There is no substitute for positive reinforcement in the classroom. It is the best behaviour management strategy and the one that builds self-esteem and respect. Catch students doing what you want them to do. Recognize and praises specific instances. Examples:
- I like the way Cathy remembers to raise her hand and waits to be called on. Thank you Cathy.
- Adam, I appreciate how quietly you line up.
- Joey, you did such a good job paying attention and staying with the group.
- It makes me so happy when we are all settled down, and ready to listen
Some examples of positive reinforcement in the classroom:
- Legitimate praise and acknowledgment are the best reinforcers
- Reward students with privileges (e.g, classroom jobs and responsibilities)
- It’s generally a good idea not to use the “big guns” (major incentive and rewards) unless they are needed in the classroom. Start with easy, small rewards and incentives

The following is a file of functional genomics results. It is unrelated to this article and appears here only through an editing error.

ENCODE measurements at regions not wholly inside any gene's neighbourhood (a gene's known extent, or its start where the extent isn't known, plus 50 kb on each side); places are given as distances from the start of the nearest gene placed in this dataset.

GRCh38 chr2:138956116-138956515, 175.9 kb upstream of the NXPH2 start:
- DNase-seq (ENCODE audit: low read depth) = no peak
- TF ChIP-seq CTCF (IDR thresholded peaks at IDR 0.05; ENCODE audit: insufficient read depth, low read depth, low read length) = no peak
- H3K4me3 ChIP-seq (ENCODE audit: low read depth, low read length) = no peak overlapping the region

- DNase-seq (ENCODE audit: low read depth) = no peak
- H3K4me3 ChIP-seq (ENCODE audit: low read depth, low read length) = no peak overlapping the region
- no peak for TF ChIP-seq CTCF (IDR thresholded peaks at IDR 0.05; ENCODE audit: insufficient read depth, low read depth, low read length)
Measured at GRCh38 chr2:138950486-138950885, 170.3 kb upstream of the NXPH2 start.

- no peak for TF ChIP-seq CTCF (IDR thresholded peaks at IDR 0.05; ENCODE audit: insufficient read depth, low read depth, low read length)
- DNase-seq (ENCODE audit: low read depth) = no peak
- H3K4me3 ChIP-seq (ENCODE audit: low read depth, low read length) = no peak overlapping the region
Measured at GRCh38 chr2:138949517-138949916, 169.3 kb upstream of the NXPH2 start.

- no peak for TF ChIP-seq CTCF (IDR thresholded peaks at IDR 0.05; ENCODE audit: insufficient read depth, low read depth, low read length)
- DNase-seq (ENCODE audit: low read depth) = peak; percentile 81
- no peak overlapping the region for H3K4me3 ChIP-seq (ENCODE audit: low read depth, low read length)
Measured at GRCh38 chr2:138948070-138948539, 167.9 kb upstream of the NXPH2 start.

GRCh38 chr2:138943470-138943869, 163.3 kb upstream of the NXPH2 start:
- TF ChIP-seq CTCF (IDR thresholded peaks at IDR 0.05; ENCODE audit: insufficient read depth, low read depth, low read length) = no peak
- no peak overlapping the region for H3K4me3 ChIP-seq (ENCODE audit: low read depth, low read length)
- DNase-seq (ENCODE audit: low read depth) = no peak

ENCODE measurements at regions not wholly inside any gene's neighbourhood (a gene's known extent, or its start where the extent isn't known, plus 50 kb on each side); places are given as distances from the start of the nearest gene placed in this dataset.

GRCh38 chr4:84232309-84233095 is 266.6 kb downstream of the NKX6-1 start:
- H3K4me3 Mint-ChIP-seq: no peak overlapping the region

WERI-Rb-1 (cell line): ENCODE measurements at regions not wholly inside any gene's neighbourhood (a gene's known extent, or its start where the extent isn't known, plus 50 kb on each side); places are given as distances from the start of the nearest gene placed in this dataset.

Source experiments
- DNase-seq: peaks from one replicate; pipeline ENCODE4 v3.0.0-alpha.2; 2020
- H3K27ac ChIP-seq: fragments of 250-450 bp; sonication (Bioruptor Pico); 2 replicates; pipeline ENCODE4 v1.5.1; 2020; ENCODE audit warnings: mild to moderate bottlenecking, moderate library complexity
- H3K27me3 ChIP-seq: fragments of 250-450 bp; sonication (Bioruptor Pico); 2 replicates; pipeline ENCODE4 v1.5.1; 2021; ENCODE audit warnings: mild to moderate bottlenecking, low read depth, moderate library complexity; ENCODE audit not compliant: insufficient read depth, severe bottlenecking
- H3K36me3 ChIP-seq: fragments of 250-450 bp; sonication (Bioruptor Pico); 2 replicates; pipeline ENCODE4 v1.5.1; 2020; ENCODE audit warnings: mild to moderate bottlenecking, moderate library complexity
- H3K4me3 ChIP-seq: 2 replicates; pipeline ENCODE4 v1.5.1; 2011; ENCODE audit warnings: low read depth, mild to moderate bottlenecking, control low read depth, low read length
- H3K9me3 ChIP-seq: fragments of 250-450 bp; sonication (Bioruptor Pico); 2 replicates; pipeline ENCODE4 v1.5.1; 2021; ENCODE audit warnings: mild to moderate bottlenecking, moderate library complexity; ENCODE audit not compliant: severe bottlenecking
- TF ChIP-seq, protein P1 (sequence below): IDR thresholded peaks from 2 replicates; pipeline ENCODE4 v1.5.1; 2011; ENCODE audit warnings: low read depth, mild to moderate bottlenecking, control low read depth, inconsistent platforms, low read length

- Many students are motivated to work for tangible rewards (stickers, prizes, food)
- Other suggested reinforcers include:
- Choosing a game to play with a friend
- Earning free time
- Earning breakfast or lunch with the teacher
- Reading or looking at special interest magazine
- Using the computer alone or with a friend
- Listening to music with tape recorder and earphones
- Working with clay, special pens/paper, whiteboards
- Removing lowest test grade
- Leading a game, perhaps as captain of team
- Skipping an assignment of student’s choice
- Bringing to class/demonstrating something of the student’s choice
- Reducing detention time
- Chewing gum privileges at specified times
Classroom incentives are great motivators, here are two that work particularly well for many teachers:
- Students earn tickets or play money to be used towards a weekly, bi-weekly, or monthly auction of raffle. Students can use their accumulated tickets/money to buy assorted toys, items, or privileges from their teacher.
- Marbles or chips are placed in a jar by the teacher when students are caught doing something well or behaving appropriately. When the jar is filled, the class earns a special party. (e.g, popcorn, pizza, ice cream), activity, or field trip of some kind.
Have clear consequences for following and not following the rules. Use warnings with incremental consequences when students do not follow the rules. Give positive attention when students are behaving appropriately. Various classroom management system include the following: